Their appearance also affirmed a long-standing relationship with McDaniel (formerly Western Maryland College). Walt Michael, executive director of Common Ground, said it was in McDaniel's Alumni Hall, where the concert was held, that local Methodist and AME conferences voted to merge in the 1960s.
"Consider this is your church here," he said. "We invite you back any time you want to come."
The Singing and Praying Bands grew out of Methodist camp meetings of the 19th and 20th centuries, according to the Rev. Jerry Colbert of John Wesley United Methodist Church of Annapolis. Like so many traditions, they are losing ground with the younger generation, and members of several churches in tidewater Eastern Maryland and Delaware decided to demonstrate it to wider audiences in the hope that it won't die out altogether.
So about 35 or 40 older black men and women, dressed in white, filed onto the stage in McDaniel's Alumni Hall singing "Am I a Soldier of the Cross" in call-and-response style. They circled around a mourner's bench - a row of chairs set up in the middle of the stage - praying and singing over the people seated there. The singing was repetitive, and it was mesmerizing in much the same way as a Taize meditation, but it also sounded like the Sea Island spirituals collected during the 1960s in South Carolina, and it carried you away as it got more insistent.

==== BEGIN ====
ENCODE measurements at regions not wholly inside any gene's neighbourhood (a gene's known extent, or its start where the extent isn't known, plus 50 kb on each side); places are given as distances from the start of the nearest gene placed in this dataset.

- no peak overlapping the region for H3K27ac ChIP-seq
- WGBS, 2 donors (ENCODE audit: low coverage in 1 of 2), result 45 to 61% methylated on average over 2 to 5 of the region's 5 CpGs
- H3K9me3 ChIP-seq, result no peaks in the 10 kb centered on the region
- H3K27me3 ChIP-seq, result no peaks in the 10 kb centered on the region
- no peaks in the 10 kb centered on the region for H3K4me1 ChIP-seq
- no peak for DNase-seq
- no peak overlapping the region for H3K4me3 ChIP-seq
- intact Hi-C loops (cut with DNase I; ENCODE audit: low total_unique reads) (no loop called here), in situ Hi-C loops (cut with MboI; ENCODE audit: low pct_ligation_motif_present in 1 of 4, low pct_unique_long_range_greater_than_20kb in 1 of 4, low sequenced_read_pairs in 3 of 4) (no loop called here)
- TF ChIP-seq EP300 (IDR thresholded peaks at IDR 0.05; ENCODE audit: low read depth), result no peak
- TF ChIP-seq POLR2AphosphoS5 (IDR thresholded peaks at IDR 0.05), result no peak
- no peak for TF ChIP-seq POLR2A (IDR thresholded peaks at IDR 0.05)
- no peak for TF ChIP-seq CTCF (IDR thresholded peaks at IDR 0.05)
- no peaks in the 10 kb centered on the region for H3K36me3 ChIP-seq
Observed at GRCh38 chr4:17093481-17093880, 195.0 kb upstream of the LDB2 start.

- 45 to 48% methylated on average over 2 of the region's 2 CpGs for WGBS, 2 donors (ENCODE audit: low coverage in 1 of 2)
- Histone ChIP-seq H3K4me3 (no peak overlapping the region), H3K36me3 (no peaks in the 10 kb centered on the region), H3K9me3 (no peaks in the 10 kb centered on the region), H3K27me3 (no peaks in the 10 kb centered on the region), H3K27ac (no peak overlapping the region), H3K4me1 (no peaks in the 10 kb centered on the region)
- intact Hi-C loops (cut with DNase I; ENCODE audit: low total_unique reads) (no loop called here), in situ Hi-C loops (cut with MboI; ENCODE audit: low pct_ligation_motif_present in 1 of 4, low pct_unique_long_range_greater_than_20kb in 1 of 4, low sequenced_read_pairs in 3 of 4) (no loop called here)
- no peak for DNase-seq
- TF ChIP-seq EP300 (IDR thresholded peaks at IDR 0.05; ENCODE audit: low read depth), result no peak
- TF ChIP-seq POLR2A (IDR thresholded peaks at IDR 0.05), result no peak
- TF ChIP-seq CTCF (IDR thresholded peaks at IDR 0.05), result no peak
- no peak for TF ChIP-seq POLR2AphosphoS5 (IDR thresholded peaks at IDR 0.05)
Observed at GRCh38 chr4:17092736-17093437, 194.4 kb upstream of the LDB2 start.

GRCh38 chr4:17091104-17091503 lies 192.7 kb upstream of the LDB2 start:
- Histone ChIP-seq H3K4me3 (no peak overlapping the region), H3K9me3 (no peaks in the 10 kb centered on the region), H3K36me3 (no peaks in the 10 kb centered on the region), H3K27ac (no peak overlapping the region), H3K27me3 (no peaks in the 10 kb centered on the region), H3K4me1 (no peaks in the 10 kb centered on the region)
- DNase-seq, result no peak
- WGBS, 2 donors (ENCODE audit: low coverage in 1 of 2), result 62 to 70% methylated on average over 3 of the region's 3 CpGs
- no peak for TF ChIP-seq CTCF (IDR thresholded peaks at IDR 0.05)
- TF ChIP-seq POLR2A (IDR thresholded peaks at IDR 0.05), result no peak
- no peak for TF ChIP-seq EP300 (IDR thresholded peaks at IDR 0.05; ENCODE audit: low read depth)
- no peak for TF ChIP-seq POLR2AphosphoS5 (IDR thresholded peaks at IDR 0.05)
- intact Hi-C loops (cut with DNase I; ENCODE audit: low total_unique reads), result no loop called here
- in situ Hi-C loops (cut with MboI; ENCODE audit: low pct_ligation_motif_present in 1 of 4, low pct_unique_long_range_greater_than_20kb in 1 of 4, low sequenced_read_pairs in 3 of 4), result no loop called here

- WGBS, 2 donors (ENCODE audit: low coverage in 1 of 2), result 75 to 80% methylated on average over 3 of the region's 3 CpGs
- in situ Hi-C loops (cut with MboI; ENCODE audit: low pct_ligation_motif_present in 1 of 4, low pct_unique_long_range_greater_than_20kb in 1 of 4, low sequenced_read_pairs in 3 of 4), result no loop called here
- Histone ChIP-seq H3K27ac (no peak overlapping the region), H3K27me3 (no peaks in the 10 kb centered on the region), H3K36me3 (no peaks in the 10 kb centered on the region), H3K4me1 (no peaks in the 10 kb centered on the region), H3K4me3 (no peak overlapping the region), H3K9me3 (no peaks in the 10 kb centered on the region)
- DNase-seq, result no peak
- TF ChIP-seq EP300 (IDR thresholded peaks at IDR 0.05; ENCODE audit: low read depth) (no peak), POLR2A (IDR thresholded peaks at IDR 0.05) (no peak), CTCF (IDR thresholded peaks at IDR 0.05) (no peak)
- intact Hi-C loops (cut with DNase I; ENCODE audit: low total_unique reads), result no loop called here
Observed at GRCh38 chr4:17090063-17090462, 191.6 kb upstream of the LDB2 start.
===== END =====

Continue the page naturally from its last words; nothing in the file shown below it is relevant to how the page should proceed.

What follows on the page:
In all, it was a privilege to be able to hear it.
In a very fine, nuanced story that ran June 14 in The Washington Post, reporter Chris Richards gives a lot of background. Richards said the decision to take its art to a wider audience wasn't easy: "This isn’t just music. It’s their ministry. This isn’t entertainment. It’s their faith."
(There's an audio clip and slideshow with Richards' story. Definitely worth a listen.)
There's more background on the Maryland Traditions 2012 website of the Maryland Arts Council. Citing folklorist Jonathan David, independent scholar of Philadelphia and author of "Together Let us Sweetly Live, it explains:
... these groups are a regional variation of the larger ring shout tradition. Many scholars consider this to have been the most important religious service of enslaved Africans and their African-American descendants in North America in the 19th century.Ina the Washington Post story, Chris Richards said taking a religious tradition to secular venues can be "an ethical tightrope" because the tradition changes:
The bands of Maryland grew out of Methodist prayer meetings. In some areas, these groups had their start in antebellum times in brush arbors where the enslaved held secret religious services. At camp meetings, prayer groups from many neighboring churches--referring to themselves as "Singing and Praying Bands"-- met and sang and prayed.
It’s delicate business. Intervention efforts in the 1960s helped rescue Louisiana Cajun music from extinction. But some say that intervention can change the actual nature of music, pointing to strands of gospel, bluegrass, the blues and other genres that have been professionalized, commercialized and taken far from their roots.The ethical dilemma is real. Something like it has happened with the Sacred Harp, but somehow the shape note singers have managed to hold onto their spiritual core of their art. For what it's worth, after seeing them at Common Ground, I'm not too worried about the Singing and Praying Bands of eastern Maryland. I think they'll do the same.